It may be recollections of rose-colored glasses... but those games were still far superior to the one that I've been playing. DS1 is, at it's core, a space sim, with some upgrade elements tacked on to make it slightly different from it's contemporaries and little bits of trade tacked on to keep up to par. Still, even with it's HD upgrade.. it doesn't manage to hold up to games from 2003 specifically Freelancer... which in my last experience is one of the best space-sims I've ever played. DS1's story felt very cobbled together using a great deal of inspiration from Freelancer, but without the inventive starship design that was developed for the different factions and cultures. All in all the game is a weak diversion while waiting for the next generation of good space sims to show up.
Thursday, May 5, 2011
Every time I plug a new game into any gaming system, I hope to find something new or interesting... Something that will engage me while entertaining me. It's rare that you find one that can handle all those options... and the ones that have been appearing (though more frequent these days) are still exceptionally rare. I've been yearning for my Wing Commander days back on my old Amiga and felt compelled to give the recently updated Dark Star One: Broken Alliance a try.
Tuesday, May 3, 2011
The first couple episodes of the new season of Doctor Who have aired over here at long last... and once again, Steven Moffat (currently considered one of the best episode writers the series had) is making his mark on the Doctor's Mythos. He's made fun new villains and found a distinctive new way to mess with his audience using his distinctive sense of fun and silliness.
Most folks have "their" Doctor. The one who caught their attention and riveted them to his episodic stories when they were younger. Moffat is no different. Check out his Time Crash mini episode from the Children in Need special he did for the BBC. It's a brilliant piece of work by David Tennant (our previous Doctor incarnation) that touches on many of the things that make the character unique and wonderful. It also serves to show WHY so many of the good Doctor's fans were disappointed when Mr. Tennant hung up his Tardis key (though with the way things work in the Doctor's world, we could run into him again).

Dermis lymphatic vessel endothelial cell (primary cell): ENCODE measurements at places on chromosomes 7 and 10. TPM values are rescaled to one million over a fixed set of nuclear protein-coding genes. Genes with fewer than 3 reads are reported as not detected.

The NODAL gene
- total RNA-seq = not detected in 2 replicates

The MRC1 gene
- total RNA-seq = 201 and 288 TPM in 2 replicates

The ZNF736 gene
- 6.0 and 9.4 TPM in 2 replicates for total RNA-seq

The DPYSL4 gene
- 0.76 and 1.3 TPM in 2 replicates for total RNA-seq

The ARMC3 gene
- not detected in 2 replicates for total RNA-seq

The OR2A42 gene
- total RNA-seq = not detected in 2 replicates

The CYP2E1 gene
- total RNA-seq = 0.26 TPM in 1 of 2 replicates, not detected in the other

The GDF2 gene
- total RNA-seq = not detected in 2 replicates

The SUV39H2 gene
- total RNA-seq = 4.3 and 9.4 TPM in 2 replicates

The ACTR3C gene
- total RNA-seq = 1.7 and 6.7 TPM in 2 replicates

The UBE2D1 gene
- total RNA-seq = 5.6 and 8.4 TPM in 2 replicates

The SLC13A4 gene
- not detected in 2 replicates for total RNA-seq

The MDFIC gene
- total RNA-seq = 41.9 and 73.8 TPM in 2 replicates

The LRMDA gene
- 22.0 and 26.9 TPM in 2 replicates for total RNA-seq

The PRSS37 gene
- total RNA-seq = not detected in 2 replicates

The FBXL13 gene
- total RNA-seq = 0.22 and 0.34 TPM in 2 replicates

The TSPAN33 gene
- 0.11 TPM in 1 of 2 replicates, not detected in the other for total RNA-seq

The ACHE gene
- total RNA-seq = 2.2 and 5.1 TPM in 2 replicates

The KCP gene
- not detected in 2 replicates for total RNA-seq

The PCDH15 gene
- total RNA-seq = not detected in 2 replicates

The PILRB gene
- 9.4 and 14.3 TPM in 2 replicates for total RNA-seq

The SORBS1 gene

For me Tom Baker is most frequently the one that came to mind pre- 2005 series resurrection. Though his successors "The Caves of Androzani" remains one of my favorite episodes of Doctor Who to date.
The most interesting thing we saw when the Doctor made his return was the change in his nature... before he was the ancient traveller looking for things and friends to keep him busy while plunging though the extra-dimensions that we know are there... but he can see and feel. With his return he was an old soldier... lost and alone... the last survivor of a race that no longer is, and struggling to find something to hang on to.
The Doctor's first seasons (at least the new ones from 2005-2009) are now easily accessible via Netflix, and have some fantastic storytelling, almost all of which is self contained in each episode though Russel T. Davies "the Doctor as Messiah" tends to get a little heavy handed in the episodes that he writes.
Steven Moffat (the Doctor's current showrunner) has some of his BEST work in these series. Including Blink, a exceptional piece of television that only actually involves the Doctor tangentially. There are many things to expect from a show like Doctor Who... but the one that I enjoy the most is the un-adulterated creativity that pours into each of them. While I love the classics of Doctor Who dearly... I there is nothing that I can recommend more than the new series. It's fun, scary, brilliant, and shining and while it's regular cast is small even the guests for each individual episode work their utmost to make it an excellent viewing experience for everyone.